Effects of climate change on protected and invasive plant species
- Author(s): Winkler, Daniel E.
- Advisor(s): Huxman, Travis E
- et al.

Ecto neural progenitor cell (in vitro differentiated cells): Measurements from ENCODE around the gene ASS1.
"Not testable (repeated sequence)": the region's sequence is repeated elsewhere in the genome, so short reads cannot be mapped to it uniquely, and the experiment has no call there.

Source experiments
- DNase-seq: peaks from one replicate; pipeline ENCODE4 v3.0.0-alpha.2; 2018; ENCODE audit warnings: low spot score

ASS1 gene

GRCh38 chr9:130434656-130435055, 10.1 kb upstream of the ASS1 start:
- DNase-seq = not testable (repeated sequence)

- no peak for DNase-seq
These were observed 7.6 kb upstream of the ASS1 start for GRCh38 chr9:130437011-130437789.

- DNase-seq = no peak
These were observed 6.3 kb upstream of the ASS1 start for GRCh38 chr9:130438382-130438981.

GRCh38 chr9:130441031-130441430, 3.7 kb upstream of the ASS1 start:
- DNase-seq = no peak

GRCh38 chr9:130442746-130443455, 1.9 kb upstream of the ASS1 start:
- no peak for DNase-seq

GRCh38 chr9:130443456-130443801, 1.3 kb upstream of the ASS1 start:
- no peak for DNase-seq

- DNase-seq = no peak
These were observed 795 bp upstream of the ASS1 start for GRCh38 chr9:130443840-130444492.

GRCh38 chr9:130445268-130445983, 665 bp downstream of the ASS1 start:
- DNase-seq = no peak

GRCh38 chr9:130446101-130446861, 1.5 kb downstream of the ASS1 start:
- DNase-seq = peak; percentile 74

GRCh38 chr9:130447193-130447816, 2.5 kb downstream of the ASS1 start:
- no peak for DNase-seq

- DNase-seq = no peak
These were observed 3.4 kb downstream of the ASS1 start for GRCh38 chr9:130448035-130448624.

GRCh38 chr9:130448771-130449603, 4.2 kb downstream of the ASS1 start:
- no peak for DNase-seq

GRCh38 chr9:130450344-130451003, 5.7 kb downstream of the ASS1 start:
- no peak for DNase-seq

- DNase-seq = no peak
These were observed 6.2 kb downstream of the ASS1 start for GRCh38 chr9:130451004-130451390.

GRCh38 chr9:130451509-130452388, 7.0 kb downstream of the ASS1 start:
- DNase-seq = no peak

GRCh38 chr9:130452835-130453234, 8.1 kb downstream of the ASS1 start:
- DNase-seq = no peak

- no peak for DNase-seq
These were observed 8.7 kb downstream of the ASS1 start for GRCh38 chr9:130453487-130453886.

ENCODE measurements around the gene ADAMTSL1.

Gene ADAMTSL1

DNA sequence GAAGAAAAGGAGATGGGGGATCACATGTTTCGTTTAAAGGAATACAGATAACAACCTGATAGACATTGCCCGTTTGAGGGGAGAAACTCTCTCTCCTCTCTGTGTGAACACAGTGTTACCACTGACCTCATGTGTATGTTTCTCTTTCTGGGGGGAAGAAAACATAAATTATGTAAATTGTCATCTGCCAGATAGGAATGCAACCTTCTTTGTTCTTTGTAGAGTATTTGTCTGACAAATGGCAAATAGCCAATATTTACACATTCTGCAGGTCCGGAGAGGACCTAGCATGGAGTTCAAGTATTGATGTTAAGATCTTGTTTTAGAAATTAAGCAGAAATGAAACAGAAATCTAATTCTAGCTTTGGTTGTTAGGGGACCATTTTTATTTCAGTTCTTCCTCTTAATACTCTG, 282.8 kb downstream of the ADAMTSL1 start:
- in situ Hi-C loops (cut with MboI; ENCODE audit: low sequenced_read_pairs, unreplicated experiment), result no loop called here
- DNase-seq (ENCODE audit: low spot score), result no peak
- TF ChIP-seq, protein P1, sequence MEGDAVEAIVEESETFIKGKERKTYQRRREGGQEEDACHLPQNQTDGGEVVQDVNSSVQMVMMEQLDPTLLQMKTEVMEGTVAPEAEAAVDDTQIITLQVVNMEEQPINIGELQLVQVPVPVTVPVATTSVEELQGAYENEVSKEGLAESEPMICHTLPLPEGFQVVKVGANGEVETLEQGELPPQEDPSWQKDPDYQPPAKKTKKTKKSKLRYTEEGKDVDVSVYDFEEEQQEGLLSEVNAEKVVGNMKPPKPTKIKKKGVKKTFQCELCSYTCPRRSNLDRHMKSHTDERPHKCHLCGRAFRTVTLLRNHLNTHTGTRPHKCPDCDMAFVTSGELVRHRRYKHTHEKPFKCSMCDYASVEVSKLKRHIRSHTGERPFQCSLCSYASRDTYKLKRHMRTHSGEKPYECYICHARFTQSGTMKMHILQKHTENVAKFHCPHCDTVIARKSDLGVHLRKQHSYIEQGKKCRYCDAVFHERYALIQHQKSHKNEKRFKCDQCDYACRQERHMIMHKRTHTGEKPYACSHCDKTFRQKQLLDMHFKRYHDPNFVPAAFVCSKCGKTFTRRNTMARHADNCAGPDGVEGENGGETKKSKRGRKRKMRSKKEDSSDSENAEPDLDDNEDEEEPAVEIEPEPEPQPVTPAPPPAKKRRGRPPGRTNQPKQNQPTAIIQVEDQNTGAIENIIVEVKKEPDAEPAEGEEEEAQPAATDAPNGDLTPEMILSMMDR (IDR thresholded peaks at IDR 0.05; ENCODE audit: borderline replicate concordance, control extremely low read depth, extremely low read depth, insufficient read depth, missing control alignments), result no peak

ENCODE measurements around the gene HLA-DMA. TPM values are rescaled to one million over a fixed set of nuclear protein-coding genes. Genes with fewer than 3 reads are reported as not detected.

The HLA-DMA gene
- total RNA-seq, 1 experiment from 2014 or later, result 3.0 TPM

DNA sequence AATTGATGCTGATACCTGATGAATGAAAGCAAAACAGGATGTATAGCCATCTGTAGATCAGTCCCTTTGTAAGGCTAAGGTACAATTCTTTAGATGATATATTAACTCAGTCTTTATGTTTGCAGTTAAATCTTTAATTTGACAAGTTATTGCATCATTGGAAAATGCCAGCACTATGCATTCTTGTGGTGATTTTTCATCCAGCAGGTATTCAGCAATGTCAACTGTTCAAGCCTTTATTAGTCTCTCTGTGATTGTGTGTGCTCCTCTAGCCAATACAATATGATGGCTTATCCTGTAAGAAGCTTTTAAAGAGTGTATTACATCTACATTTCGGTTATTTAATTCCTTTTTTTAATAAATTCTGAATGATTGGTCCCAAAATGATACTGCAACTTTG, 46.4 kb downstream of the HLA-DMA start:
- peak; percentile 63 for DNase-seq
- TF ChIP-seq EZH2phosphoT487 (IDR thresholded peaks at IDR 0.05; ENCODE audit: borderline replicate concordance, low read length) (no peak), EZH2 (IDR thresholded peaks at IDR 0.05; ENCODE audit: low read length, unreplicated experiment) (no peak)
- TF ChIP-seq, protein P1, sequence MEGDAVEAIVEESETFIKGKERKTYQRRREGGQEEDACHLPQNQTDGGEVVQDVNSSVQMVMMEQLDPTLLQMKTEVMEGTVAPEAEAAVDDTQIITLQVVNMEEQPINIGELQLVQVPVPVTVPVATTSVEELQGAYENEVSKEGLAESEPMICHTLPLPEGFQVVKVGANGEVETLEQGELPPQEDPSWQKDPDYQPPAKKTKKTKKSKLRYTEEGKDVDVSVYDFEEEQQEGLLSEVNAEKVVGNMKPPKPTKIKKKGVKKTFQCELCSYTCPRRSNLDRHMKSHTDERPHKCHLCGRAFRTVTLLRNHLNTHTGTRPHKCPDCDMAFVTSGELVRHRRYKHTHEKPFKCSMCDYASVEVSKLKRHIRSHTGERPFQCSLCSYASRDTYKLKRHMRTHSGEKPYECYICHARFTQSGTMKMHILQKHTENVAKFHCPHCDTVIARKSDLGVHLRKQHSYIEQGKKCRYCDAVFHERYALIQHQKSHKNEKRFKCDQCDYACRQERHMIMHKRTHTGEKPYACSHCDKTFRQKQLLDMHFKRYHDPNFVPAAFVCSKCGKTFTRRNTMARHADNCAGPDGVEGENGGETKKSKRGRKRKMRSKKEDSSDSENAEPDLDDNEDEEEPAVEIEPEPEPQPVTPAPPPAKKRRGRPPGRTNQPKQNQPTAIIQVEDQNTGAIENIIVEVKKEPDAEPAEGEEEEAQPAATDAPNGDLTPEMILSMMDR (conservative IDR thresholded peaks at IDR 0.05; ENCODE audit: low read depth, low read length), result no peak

Climate change will affect populations differentially through space and time. These impacts will also vary depending on species’ life history strategies and the nativity of the species in question. Long-lived perennial plant species may be resilient to short-term or even within season drought stress and may only respond to long-term climate change given their generation times. At the same time, annual plant populations may respond rapidly to change given their short generation times and relatively direct selection pressures. However, which climate drivers and how they will impact populations through space and time remain poorly understood. Thus, this dissertation aims to fill in these gaps by examining: (i) the influence of drought on populations of the long-lived, protected saguaro cactus (Chapter 1), (ii) the ability of a dwarf bamboo to alter its growth strategies in response to changes in soil hydrology, thereby enabling its invasion into new habitats (Chapter 2), (iii) the genetic structure of the rapidly invading Sahara mustard in the southwestern US (Chapter 3), and (iv) Sahara mustard’s capacity to adapt to variable water limitation across its invaded range (Chapter 4). Overall, this dissertation examines the influence of climate change on plant species at multiple scales and biological and conservation categories. In doing so, this dissertation tackles questions in evolutionary and population biology and provides advice for land managers working to conserve protected species and control invasive species.